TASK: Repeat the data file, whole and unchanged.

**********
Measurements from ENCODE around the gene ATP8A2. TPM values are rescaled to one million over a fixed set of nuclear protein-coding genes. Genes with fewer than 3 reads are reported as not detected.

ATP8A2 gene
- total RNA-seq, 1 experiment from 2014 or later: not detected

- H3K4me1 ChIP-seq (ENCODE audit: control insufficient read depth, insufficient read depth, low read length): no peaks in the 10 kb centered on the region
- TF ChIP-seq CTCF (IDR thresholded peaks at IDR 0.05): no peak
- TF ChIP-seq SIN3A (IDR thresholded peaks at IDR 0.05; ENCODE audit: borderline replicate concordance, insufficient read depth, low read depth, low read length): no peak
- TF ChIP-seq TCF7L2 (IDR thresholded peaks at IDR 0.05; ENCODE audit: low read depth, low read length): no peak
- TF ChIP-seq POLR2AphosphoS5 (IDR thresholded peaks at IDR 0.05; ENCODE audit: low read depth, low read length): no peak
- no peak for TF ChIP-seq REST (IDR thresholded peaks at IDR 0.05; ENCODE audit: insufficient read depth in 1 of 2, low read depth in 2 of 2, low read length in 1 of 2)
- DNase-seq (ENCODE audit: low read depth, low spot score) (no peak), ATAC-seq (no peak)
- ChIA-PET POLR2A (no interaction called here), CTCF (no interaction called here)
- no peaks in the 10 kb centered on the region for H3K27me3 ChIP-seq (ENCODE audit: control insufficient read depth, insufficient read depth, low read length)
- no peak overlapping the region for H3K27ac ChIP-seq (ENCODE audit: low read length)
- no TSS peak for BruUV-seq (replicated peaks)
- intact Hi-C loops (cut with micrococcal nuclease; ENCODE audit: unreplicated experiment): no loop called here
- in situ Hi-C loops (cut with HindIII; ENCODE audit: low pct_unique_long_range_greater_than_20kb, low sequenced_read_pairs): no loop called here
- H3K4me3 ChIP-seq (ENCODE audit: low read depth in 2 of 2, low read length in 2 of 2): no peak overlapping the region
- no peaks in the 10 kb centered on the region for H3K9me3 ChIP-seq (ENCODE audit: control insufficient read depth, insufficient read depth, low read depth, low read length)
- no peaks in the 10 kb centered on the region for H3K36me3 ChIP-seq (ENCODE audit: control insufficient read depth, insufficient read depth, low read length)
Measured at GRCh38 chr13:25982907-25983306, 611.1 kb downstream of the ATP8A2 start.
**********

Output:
Measurements from ENCODE around the gene ATP8A2. TPM values are rescaled to one million over a fixed set of nuclear protein-coding genes. Genes with fewer than 3 reads are reported as not detected.

ATP8A2 gene
- total RNA-seq, 1 experiment from 2014 or later: not detected

- H3K4me1 ChIP-seq (ENCODE audit: control insufficient read depth, insufficient read depth, low read length): no peaks in the 10 kb centered on the region
- TF ChIP-seq CTCF (IDR thresholded peaks at IDR 0.05): no peak
- TF ChIP-seq SIN3A (IDR thresholded peaks at IDR 0.05; ENCODE audit: borderline replicate concordance, insufficient read depth, low read depth, low read length): no peak
- TF ChIP-seq TCF7L2 (IDR thresholded peaks at IDR 0.05; ENCODE audit: low read depth, low read length): no peak
- TF ChIP-seq POLR2AphosphoS5 (IDR thresholded peaks at IDR 0.05; ENCODE audit: low read depth, low read length): no peak
- no peak for TF ChIP-seq REST (IDR thresholded peaks at IDR 0.05; ENCODE audit: insufficient read depth in 1 of 2, low read depth in 2 of 2, low read length in 1 of 2)
- DNase-seq (ENCODE audit: low read depth, low spot score) (no peak), ATAC-seq (no peak)
- ChIA-PET POLR2A (no interaction called here), CTCF (no interaction called here)
- no peaks in the 10 kb centered on the region for H3K27me3 ChIP-seq (ENCODE audit: control insufficient read depth, insufficient read depth, low read length)
- no peak overlapping the region for H3K27ac ChIP-seq (ENCODE audit: low read length)
- no TSS peak for BruUV-seq (replicated peaks)
- intact Hi-C loops (cut with micrococcal nuclease; ENCODE audit: unreplicated experiment): no loop called here
- in situ Hi-C loops (cut with HindIII; ENCODE audit: low pct_unique_long_range_greater_than_20kb, low sequenced_read_pairs): no loop called here
- H3K4me3 ChIP-seq (ENCODE audit: low read depth in 2 of 2, low read length in 2 of 2): no peak overlapping the region
- no peaks in the 10 kb centered on the region for H3K9me3 ChIP-seq (ENCODE audit: control insufficient read depth, insufficient read depth, low read depth, low read length)
- no peaks in the 10 kb centered on the region for H3K36me3 ChIP-seq (ENCODE audit: control insufficient read depth, insufficient read depth, low read length)
Measured at GRCh38 chr13:25982907-25983306, 611.1 kb downstream of the ATP8A2 start.